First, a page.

Have you ever wondered what the fish was thinking on the other side of the glass, as he or she swims about. Fish use their body to talk to one another. With this said, there is so many different fish suggestions going on right in front of you. This makes the whole experience much more exiting, when watching fish in an aquarium.
I breed Discus fish as a hobby. Hard work results in a lot of rewarding time spent, watching these fish swim about. Their colors are just awesome in design. How the Discus mingles with the other Discus is just so interesting. Discus are a school fish, so they should be kept in pairs. When in large groups you will notice the family like characteristics of the Discus.
When Discus fish spawn, their babies attach to them, and feed off their slime coats for about a two week period. This is such a fascinating time in Discus breeding. I can watch these little fish for hours. My whole family enjoys the breeding time also.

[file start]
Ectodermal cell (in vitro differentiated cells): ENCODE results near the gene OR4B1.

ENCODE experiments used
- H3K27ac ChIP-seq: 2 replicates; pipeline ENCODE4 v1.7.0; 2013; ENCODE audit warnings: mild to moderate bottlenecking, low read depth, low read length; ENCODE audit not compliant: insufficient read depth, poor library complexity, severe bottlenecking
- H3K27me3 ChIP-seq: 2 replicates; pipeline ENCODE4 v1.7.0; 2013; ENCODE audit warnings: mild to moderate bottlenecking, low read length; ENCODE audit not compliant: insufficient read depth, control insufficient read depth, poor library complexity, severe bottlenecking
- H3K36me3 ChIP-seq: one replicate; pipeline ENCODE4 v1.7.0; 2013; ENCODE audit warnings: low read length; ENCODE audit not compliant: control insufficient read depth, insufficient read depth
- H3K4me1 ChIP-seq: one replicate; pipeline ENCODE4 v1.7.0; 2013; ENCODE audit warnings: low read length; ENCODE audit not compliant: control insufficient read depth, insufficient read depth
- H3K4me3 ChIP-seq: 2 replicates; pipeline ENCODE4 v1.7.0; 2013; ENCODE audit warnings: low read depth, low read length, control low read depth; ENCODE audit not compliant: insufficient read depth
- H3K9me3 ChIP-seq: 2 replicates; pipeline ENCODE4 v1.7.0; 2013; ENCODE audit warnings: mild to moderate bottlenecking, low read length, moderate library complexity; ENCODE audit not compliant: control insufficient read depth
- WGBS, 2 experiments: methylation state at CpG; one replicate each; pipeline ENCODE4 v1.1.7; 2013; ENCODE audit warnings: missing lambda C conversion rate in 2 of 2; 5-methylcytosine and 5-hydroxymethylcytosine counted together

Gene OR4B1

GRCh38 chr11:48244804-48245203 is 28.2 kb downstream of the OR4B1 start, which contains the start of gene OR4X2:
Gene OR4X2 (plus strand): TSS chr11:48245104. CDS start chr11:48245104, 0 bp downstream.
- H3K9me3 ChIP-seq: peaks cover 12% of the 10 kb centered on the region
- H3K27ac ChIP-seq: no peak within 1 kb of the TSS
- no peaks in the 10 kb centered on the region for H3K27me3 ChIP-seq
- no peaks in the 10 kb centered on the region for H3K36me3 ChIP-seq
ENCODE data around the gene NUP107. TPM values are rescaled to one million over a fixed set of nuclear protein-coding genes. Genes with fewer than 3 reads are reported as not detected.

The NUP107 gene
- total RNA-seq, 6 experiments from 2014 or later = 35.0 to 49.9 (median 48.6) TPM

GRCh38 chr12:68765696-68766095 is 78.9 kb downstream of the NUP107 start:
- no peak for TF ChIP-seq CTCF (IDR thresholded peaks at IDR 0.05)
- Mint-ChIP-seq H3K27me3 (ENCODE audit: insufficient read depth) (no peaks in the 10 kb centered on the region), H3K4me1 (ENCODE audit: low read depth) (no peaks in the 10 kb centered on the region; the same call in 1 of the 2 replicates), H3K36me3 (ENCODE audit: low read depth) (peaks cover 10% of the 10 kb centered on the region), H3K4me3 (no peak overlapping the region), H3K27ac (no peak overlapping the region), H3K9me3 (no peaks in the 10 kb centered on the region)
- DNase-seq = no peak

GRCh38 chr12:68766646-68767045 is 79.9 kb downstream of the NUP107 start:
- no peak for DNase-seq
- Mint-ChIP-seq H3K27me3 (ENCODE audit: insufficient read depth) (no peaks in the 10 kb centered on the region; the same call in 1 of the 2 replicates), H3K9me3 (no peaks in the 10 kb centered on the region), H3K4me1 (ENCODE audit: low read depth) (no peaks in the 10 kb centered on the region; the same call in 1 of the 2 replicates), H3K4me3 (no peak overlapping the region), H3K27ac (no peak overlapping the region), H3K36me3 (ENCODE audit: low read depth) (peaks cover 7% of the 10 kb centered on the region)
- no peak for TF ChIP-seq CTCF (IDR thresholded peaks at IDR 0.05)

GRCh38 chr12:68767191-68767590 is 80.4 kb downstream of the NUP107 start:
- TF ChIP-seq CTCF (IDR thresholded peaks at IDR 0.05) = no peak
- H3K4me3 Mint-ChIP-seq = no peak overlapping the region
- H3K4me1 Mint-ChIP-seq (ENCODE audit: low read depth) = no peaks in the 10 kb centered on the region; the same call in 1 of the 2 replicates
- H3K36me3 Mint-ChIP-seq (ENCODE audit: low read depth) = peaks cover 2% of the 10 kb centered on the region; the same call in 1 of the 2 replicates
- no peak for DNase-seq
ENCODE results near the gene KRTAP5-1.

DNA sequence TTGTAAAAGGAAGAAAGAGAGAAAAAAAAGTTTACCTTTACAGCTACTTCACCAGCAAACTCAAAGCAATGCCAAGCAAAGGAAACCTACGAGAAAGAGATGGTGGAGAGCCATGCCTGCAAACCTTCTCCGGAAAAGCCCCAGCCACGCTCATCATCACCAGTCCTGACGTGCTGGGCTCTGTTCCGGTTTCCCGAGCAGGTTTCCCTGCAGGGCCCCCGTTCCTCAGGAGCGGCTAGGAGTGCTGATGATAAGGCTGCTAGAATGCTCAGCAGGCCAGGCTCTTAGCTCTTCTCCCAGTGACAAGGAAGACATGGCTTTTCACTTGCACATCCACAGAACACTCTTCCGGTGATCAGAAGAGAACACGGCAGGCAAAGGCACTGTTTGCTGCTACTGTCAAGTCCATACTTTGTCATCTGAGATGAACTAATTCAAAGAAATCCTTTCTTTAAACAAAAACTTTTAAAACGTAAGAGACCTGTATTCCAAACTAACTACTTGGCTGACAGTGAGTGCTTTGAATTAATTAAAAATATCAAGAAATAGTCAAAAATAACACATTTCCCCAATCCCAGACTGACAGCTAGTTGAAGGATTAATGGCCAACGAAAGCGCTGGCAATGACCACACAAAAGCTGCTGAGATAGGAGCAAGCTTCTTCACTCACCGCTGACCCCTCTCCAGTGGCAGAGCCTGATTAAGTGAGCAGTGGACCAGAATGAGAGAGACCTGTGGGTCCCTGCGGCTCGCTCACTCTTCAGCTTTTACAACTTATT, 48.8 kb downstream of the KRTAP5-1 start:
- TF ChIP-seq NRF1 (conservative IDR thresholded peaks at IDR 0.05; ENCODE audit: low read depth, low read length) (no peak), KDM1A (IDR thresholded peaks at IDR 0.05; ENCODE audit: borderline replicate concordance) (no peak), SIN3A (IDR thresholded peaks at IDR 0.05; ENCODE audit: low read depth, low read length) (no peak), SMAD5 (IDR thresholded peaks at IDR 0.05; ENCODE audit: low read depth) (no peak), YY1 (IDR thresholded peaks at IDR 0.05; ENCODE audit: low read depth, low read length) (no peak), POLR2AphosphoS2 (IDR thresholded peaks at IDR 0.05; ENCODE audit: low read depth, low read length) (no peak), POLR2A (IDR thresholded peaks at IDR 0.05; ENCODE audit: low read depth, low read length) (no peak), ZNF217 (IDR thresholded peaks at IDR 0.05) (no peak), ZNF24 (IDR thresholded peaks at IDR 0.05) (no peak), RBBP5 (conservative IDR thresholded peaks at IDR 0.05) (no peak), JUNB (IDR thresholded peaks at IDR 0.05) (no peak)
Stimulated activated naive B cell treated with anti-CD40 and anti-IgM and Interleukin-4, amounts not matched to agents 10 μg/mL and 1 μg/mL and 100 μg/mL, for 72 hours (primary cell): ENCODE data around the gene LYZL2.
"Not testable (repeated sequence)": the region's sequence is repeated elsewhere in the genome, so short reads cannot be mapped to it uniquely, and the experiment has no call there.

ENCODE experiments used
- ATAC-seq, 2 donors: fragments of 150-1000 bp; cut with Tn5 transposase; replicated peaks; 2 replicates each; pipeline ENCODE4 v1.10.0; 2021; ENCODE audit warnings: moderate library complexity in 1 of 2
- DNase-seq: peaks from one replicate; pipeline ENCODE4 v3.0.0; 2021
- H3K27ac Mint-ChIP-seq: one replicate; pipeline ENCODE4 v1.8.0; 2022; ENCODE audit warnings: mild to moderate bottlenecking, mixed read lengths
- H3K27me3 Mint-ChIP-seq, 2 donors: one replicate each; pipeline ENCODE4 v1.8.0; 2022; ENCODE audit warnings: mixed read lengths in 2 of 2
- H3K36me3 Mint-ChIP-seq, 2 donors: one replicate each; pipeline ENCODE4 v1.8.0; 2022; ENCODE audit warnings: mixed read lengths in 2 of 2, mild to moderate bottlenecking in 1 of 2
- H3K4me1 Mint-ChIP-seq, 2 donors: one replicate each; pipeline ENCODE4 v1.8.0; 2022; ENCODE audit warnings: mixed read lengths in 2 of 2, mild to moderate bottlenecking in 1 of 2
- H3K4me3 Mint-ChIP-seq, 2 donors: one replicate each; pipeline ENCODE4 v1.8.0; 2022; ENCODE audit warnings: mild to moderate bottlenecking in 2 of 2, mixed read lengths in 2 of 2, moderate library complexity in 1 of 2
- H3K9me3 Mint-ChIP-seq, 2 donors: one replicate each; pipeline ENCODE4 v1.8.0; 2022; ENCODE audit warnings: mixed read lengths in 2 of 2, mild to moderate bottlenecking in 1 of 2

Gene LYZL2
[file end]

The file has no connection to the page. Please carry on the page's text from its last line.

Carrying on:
Discus are said to be difficult to maintain. I found that if you keep the Discus in with only Discus, they do very well together. Ammonia plays a huge part on whether a fish lives or dies. Keeping the ammonia out of the tank is very important. I use sponge filters to maintain and control the ammonia levels in my Discus tanks. Sponge filters are one of the oldest filtering technologies that are cheap and efficient for Discus keeping. I change ten percent of the water weekly, or fifty percent monthly, either or. I keep my adult Discus tanks at eighty two to eighty four degrees Fahrenheit. One adult Discus needs at least ten gallons of water to swim and feel comfortable. If you over crowd these fish, stress will set in, and the Discus fish will die of a disease or two.
You can buy a simple test kit, to check ammonia weekly, to make sure your water quality is idea. I feed all my adult Discus with flake food. Buying flake food online in bulk rates is cheaper.
With this said, you too could enjoy hours of relaxing time gazing into the eyes of Discus fish.